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Kim Petras perfects spooky pop with ‘Turn Off the Light’

music review

Kim Petras released “Turn Off the Light,” which combines new songs with tracks from last year’s EP “Turn Off the Light, Vol. 1,” Oct. 1.
Kim Petras released “Turn Off the Light,” which combines new songs with tracks from last year’s EP “Turn Off the Light, Vol. 1,” Oct. 1.

The year is 2018, the month is October and Halloween is quickly approaching. This usually entails the absolutely incessant playing of Bobby Pickett’s “Monster Mash.” Rising popstar Kim Petras, however, delivered something different last October: an EP dedicated entirely to original spooky pop, titled “Turn Off the Light, Vol. 1.” The inclusion of “Vol. 1” hinted at an inevitable sequel.

This year, Kim Petras commenced the Halloween season on Oct. 1 with her anticipated follow-up to “Turn Off the Light, Vol. 1.” Instead of another volume, Petras combined last year’s EP with nine new tracks to form the cohesive, tantalizing 17-track album of your nightmares.

Otherwise known for her dance-inducing bubblegum pop, Petras’s sonic transition in “Turn Off the Light” is just as unanticipated as it is welcome. The album delivers the same high-energy sounds of her earlier work, but the clear tonal shift shows a darker side to her than we’ve ever seen.

In “Turn Off the Light,” Petras dances us through a series of emotions perfect for Halloween: pulsing uneasiness, heart-racing terror and dark desire. Tracks such as “There Will Be Blood” and “Wrong Turn” bring a sound typical of club pop playlists, but their lyrics tell a different story. Petras begins the lyrical portion of the album with the belt “There will be blood, run for your life / Go on and say, go on and say your last goodbye / There will be blood, you're gonna die / You'll never make it, never make it through the night.”

In the album’s sixth track, “Massacre,” Petras slows that energy but keeps the theme. After a haunting repetition of the lyric “It’s gonna be a massacre,” Petras puts a sinister spin on Christmas classic “Carol of the Bells.” Instead of “Christmas is here / bringing good cheer,” Petras belts “Blood on the floor / Glamour and gauze / Stain on the glass / Make this the last / Night that you're here.”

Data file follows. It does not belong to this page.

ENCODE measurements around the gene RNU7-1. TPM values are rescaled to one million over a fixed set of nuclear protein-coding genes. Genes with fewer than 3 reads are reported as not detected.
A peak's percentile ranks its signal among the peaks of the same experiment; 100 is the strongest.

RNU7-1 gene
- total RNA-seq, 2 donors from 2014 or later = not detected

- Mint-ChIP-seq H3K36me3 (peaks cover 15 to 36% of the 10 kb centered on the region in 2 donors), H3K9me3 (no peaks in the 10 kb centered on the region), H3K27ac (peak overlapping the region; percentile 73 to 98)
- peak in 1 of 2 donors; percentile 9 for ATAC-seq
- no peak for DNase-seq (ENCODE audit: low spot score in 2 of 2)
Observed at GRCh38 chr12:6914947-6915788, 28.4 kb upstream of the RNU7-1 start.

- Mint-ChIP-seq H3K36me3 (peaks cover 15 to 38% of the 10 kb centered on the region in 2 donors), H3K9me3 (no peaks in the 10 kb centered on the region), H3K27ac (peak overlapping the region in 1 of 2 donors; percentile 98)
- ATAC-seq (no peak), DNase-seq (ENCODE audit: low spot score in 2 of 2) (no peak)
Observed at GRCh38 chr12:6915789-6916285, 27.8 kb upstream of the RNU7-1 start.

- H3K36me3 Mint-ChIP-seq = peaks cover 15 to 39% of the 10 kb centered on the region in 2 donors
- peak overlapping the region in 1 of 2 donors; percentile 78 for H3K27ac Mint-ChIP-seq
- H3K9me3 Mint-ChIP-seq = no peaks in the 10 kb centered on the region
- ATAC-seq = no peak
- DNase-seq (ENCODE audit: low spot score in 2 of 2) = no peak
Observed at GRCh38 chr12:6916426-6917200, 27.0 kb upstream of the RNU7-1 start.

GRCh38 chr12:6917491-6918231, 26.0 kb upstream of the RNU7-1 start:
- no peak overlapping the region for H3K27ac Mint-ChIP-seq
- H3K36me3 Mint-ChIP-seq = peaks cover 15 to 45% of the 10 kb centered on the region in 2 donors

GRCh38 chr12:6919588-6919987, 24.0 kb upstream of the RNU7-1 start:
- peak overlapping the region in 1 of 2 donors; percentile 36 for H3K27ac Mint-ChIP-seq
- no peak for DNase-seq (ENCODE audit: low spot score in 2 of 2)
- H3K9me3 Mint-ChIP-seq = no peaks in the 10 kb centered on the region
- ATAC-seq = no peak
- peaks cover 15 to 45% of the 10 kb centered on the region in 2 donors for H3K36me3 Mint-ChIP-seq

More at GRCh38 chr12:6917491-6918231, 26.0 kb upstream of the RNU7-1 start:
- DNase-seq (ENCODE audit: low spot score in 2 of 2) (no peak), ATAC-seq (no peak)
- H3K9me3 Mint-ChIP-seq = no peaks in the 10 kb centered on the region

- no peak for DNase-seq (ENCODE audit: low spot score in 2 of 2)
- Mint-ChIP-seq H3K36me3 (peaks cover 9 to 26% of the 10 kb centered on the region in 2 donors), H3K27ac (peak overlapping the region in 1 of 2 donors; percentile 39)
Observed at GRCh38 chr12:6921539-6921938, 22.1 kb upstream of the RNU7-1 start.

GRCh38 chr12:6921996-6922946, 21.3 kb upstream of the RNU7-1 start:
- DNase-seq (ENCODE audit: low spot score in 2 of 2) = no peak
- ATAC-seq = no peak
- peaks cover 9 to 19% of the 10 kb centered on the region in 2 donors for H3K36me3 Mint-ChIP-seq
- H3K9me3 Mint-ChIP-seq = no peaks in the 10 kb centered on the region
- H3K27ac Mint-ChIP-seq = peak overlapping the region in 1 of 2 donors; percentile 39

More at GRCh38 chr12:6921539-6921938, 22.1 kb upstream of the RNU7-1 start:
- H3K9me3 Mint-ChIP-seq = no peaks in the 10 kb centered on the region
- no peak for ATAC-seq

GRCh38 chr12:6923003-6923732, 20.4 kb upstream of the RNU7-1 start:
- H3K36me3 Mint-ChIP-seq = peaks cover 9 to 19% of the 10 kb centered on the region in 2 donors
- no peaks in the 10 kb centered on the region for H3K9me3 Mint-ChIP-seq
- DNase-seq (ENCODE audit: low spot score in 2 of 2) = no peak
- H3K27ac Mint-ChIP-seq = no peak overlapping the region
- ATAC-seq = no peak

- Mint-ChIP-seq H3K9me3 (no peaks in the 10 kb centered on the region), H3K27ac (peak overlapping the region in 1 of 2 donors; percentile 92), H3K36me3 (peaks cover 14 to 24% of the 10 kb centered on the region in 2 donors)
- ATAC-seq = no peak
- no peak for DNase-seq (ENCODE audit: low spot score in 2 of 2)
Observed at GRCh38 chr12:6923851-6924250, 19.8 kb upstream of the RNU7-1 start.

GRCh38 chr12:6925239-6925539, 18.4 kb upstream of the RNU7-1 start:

Petras culminates the brewing sexual energy present throughout her lyrical numbers on the first half of “Turn Off the Light” with “Death By Sex,” an upbeat track brimming excitement and lustful desire. She follows “Death By Sex” with the entirety of “Turn Off the Light Vol. 1,” beginning with the chilling instrumental “o m e n” and vocal-heavy track “Close Your Eyes,” arguably the strongest and most single-worthy track on the album. In belting out the chorus, Petras maintains the sexual energy of “Death By Sex” with equally heart-racing lines: “I feel it coming on / You've got nowhere to run / There's no way you'll make it out alive / Oh, when it's after dark / I’m gonna eat your heart / Don't try to fight it, just close your eyes.” She performs less strongly in the titular track “Turn Off The Light,” but elevates the track to camp by featuring Elvira, Mistress of the Dark.

Almost every one of the vocal tracks stands well by itself, but what makes the album strong is the instrumentals that bind them. “Turn Off the Light” is a highly conceptual album. It boasts a whopping eight instrumentals (or mostly-instrumentals), strategically placed so that nearly every vocal track has its own intro and outro. There are many strong contenders, but “Purgatory,” “Knives” and “Boo! Bitch!” stand out.

“Purgatory” is the first track on the album, which carries immense pressure to accurately pin a  tone for the rest of the album. It surpasses expectations. The first half is enough to put you on the edge of your seat with anticipation — the second half puts you on the center of the dance floor.

“Knives” serves an irresistible beat to the alluring sound of knives being sharpened, and has the perfect energy to carry “Massacre” into “Death By Sex.” “Boo! Bitch!” works as a fittingly upbeat outro to the album, complete with Petras’s signature “woo-ah!” and the sound of maniacal laughter at the very end. Each instrumental perfectly weaves between the songs that precede and follow it. It would be a crime to put this album on shuffle.

Because Petras intends to guide her fans through the dark and unexpected turns of “Turn Off the Light,” she adds one final, unexpected twist: she makes the last track a ballad. “Everybody Dies” seamlessly opens out of “Boo! Bitch!” into a tempo Petras rarely uses. Rather than sounding climactic, it plays more like the closing track on a horror movie soundtrack (after, you know, everybody dies). Beyond its tasteful energy, “Everybody Dies” serves more as Petras’s intention to live her life exactly how she wishes, belting that “Not everybody lives / But everybody dies.”

In “Turn Off the Light,” Kim Petras shows her versatility as an artist more than ever before. We can only quiver in anticipation at what might come next.

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